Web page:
This structure resulted in long periods when the Zhabdrung was too young to rule and the Desi often became the de facto ruler. Because the Desi was a semi- elected position, there was considerable rivalry among various factions for the office. These factions also took advantage of uncertainty over which of the three incarnations of the Zhabdrung was the ‘true’ incarnation. None of the successive incarnations had the personal charisma or political astuteness of Ngawang Namgyal.

There were instances where mind and speech incarnations were given the opportunities. Besides Zhabdrung incarnations, incarnations of Zhabdrung’s son Jampel Dorji and incarnations of Zhabdrung’s heart son 4th Desi Tenzin Rabgay were enthroned to fill the void.

The next 200 years were a time of civil war, internal conflicts and political infighting. While there were only six mind incarnations of the Zhabdrung during this period, there were 55 Desis. The longest-serving Desi was the 13t hDesi, Sherab Wangchuk, who ruled for 20 years; and the most important was the fourth, Gyalse Tenzin Rabgye, who ruled from 1680 to 1694. Few of the rulers finished their term; 22 desis were assassinated or deposed by rivals. Some even ruled for less than three months. Sometimes two Desis ruled at a time.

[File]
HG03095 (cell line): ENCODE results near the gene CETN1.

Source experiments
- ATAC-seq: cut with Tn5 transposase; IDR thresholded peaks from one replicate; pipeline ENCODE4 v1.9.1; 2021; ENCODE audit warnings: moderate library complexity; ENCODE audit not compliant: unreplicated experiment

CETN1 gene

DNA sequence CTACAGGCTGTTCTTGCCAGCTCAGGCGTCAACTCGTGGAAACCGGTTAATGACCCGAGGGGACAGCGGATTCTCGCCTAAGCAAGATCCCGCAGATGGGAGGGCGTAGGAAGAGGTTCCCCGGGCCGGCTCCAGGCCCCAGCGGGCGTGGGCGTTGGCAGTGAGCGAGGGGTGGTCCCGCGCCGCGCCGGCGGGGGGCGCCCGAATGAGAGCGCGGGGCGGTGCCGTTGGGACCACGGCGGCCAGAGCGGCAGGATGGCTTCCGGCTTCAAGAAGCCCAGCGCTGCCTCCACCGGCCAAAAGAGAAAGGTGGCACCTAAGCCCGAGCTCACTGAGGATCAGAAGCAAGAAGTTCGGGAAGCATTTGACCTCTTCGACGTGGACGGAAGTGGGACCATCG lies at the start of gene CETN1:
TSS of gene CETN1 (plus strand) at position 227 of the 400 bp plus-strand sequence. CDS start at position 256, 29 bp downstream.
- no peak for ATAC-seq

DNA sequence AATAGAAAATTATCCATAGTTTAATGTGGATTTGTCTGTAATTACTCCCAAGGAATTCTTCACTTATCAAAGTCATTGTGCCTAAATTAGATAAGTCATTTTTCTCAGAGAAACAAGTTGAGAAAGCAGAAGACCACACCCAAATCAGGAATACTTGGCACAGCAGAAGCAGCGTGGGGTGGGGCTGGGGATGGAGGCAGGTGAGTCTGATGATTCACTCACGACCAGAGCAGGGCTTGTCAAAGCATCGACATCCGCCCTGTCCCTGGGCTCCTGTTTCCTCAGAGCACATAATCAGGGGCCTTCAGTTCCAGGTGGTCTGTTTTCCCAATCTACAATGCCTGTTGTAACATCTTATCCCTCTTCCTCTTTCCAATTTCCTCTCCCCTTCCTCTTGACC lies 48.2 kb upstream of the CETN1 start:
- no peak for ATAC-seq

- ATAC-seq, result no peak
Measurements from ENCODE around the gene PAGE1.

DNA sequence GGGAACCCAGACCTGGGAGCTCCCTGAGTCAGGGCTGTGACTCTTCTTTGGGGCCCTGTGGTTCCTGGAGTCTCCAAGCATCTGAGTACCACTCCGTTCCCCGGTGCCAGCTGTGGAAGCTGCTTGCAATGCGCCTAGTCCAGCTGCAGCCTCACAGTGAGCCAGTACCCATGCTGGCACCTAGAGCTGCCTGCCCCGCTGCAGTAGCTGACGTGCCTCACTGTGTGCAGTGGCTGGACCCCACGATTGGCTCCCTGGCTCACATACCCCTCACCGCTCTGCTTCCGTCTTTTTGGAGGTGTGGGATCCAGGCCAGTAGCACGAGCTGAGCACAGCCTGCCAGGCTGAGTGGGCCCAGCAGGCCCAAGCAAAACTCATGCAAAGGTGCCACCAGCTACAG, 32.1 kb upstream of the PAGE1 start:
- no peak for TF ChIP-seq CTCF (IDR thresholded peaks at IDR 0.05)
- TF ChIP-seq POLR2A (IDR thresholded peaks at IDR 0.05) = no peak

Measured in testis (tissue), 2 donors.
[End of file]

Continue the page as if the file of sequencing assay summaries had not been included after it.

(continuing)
The political situation became so unstable that some of the rival factions appealed to the Tibetans for assistance. In 1729 and 1730 Tibet took advantage of Bhutan’s instability and invaded the country three times. The lamas in Tibet initiated a truce that eventually ended the hostilities. The rival Bhutanese factions submitted their case to the Chinese emperor in Beijing for mediation. But the issue was only finally resolved when several of the Bhutanese protagonists died, leaving the then recognized mind incarnation of the Zhabdrung, Jigme Norbu as the ruler or Gyaltshab/ Representative to throne. At the same time, formal diplomatic relations were established between Bhutan and Tibet, which the late historian Michael Aris said ‘helped to guarantee the fact of Bhutanese independence’.

Some Desis also meddled with affairs of other countries. For instance in 1730 the 10th desi assisted Gya Chila formed alliance with the Panchen Lama in Tibet and with Bhutan’s help King Prithvi Narayan Shah of Nepal  was able to help ruler of Cooch Bihar to defeat invader and settle family feud. Bhutanese force was then allowed to garrison in southern country. However in 1772, Bhutanese invaded Cooch Bihar which prompted ruler to ask help from British India. Thus the first contact between British India and Bhutan began which let to many battles later. In his book, Lands of the Thunderbolt, the Earl of Ronaldshay wrote: